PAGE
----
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John Stride

John Stride (born 11 July 1936) is an English actor best known for his television work during the 1970s.. His career begain in the theatre where appeared at the Old Vic as Romeo in Franco Zeffirelli's long-running production of Romeo and Juliet, first staged in 1960, with Judi Dench, and also as Prince Hal in Henry IV, Part 1. At the end of the 1960s he played Rosencrantz at the Old Vic, in the National Theatre Company's production of Tom Stoppard's play Rosencrantz and Guildenstern Are Dead. Stride appeared in two Shakespeare production during the 1970s made for the large and small screen respectively. In Roman Polanski's version of Macbeth (1971) he played the role of Ross. For the BBC Television Shakespeare production of Shakespeare's Henry VIII (1979) he was cast in the lead as the Tudor King.

Stride had eventful career in television drama, playing lead roles the ITV series The Main Chance (1969-75) and Wilde Alliance (1978)

This man Stride

He's always so pleased if the greengrocer or the ladies of the launderette have liked The Main Chance by Edmund Ward (TV Times 12-18 April 1975)

John Stride is still David Main - the part for which TV Times readers voted him top TV personality in 1970. He is about eight pounds lighter, still lives in Battersea. "So I can see the trees and run two miles a day in the park without being mistaken for an escaping burglar. Not good for the Main image, that."

The physical fitness is professional. A part like that of David Main makes great demands on stamina as well as artistic creativity "besides," Stride says, "it was always good enough for Olivier and he taught me my trade - or as much of it as I can claim to know."

The trade began for him with a scholarship to the Royal Academy of Dramatic Art. After that, National Service and some hesitation about an acting career. Then plays with Peggy Ashcroft, and most of the other great names, Romeo in Zeffirelli's Romeo and Juliet, then five years at the National Theatre under Olivier, playing the leading modern and classical roles.

Stride's National Theatre experience was, incidentally, of great benefit to me. When the series first started I had a theatre-going secretary. She learned I was about to work with Stride, gasped "I'd queue on broken glass to see him", doubled her efficiency and after that it was no trouble to get typing done on Sundays.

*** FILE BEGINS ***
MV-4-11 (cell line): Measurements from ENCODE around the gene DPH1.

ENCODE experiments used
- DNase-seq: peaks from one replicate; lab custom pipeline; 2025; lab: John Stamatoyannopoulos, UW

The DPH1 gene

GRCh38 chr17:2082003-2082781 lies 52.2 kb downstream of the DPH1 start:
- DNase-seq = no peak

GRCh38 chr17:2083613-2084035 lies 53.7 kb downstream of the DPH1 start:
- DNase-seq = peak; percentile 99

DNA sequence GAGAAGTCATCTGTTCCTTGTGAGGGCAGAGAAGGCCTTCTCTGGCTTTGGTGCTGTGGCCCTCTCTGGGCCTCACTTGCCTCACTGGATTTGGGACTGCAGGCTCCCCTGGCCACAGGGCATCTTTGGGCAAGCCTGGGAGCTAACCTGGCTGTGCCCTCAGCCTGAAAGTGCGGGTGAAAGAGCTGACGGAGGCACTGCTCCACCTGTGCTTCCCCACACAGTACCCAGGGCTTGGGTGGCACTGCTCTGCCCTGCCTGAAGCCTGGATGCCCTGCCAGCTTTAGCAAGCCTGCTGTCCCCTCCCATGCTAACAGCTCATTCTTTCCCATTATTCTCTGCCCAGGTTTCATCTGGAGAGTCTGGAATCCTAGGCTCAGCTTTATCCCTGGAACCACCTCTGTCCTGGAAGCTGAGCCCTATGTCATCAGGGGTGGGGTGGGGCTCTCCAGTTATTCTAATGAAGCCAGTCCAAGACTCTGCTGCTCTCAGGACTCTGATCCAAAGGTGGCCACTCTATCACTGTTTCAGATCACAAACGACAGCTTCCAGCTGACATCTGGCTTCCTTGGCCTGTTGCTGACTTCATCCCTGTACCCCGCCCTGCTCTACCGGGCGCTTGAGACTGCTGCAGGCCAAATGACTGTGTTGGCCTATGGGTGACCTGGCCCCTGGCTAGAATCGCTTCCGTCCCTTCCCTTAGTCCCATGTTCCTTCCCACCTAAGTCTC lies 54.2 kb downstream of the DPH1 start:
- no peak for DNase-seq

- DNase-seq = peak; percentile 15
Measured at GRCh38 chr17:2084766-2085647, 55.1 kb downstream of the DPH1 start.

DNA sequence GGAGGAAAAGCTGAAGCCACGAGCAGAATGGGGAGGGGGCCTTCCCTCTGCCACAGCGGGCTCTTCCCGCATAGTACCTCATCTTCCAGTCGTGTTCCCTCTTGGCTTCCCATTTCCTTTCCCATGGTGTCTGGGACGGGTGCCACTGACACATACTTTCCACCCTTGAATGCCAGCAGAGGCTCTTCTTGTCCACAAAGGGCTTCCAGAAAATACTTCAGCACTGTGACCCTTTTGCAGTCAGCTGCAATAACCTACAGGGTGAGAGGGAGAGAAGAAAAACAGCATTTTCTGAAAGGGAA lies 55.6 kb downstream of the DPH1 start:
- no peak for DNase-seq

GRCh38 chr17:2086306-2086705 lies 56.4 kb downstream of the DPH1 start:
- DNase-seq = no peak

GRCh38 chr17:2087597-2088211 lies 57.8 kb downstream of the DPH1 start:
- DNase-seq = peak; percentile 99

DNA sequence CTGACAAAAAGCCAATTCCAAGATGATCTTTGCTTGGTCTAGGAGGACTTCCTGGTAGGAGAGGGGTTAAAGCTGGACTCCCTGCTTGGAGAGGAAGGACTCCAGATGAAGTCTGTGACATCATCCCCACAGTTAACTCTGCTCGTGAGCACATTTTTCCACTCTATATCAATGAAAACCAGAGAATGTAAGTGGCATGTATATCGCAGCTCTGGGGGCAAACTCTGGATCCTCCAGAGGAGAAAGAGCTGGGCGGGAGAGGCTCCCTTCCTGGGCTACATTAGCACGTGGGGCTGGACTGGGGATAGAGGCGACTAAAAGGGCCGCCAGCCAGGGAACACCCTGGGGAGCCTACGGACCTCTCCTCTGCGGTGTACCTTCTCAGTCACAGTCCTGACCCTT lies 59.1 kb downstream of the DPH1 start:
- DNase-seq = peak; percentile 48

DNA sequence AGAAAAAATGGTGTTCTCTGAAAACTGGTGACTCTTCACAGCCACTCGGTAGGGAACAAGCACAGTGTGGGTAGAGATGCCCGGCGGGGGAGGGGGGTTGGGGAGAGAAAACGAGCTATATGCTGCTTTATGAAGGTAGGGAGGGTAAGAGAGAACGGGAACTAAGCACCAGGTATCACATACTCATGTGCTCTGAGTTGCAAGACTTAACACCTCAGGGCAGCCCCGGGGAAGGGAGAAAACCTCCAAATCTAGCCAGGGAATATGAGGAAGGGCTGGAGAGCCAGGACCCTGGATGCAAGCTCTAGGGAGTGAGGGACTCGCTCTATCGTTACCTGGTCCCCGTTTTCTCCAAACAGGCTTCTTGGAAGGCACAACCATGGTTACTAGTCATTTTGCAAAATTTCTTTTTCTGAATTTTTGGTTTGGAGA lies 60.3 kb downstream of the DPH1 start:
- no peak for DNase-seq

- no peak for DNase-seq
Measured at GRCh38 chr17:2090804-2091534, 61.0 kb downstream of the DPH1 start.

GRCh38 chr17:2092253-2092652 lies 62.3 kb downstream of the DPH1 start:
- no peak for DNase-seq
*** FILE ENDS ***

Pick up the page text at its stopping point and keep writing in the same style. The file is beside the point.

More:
Stride still has the theatrical approach to television. This means as unselfishness and unstarlike consideration and co-operation which is the vitak factor in welding together a cast of actors and actresses into a company which produces and level of ensemble playing like a good orchestra. According to Stride: " That's a big audience out there and they're entitled to the best we can do. Why waste energy on rehearsal-floor politics, petty niggles about dignity, upstaging? Let's get stuck into the job and act."

Two examples. Stride has one of the smallest dressing rooms in the long corridor of them at the Leeds studios. "What the hell, the shower works and it's nearest the exit if there's a fire." Second, any new actor nervous about his 10-line part will be found near Stride on the studio floor. I've seen Stride coach an actor seconds before stepping in front of the camera to be word, gesture, and expression perfect in his four-page speech.

Preparation is all. Stride arrives at the rehearsal room over a taxi garage near the Oval very well prepared indeed. A lot of this is due to his wife, actress April Wilding, who helps Stride go over scripts with a fine-tooth comb and whose comments are shrewd, and invariably constructive. "Do you think Edmund wants to be specific about which Peasants' Revolt you're talking about? It'll make a difference to the Magna Carta reference earlier."

In Leeds, recording an episode, Stride turns into a amiable monk. In the dressing-room, there is a drinks tray-again the theatrical tradition and one I have occasional cause to be grateful for-but stride sips Perrier water. There is a choice of four-star hotels but Stride stays in an anonymous flat, and is fast asleep by 9:30 after his chicken salad on the night before recording.

It should, however, be said firmly that Stride puts the same amount of dedication into relaxing.

After a series, he does a disappearing act with April, usually towards a beach with a variety of Michelin-starred restaurants. "The way I'm collapsed on that beach, kid, even the jellyfish are jealous. April, peel me a grape."

While you're watching the series, John Stride will probably be bicycling round Battersea. He's a shade secretive about this, claims he hates to see his own performances. April, as usual, is probably right when she says: "He prefers to get other people's opinions of his work. But he's always very pleased if our greengrocer or the ladies in the launderette have liked it."

Stride is a private man, concealing shyness with an extrovert charm. But he's also apable of turning out in crowds and rain for a charity walk, Which coast me £5 at 25p a mile and Stride a blistered Sunday when he was supposed to be resting in the middle of a hard schedule.

In his complexity, Stride finds the attributes in himself which make for his impeccable playing of David Main. The research, the preparation-"nothing beats homework"- the energy, the refusal to suffer fools or time-servers gladly (where his language can be emphatically non-legal) the same ambition to be good at his job. Acting.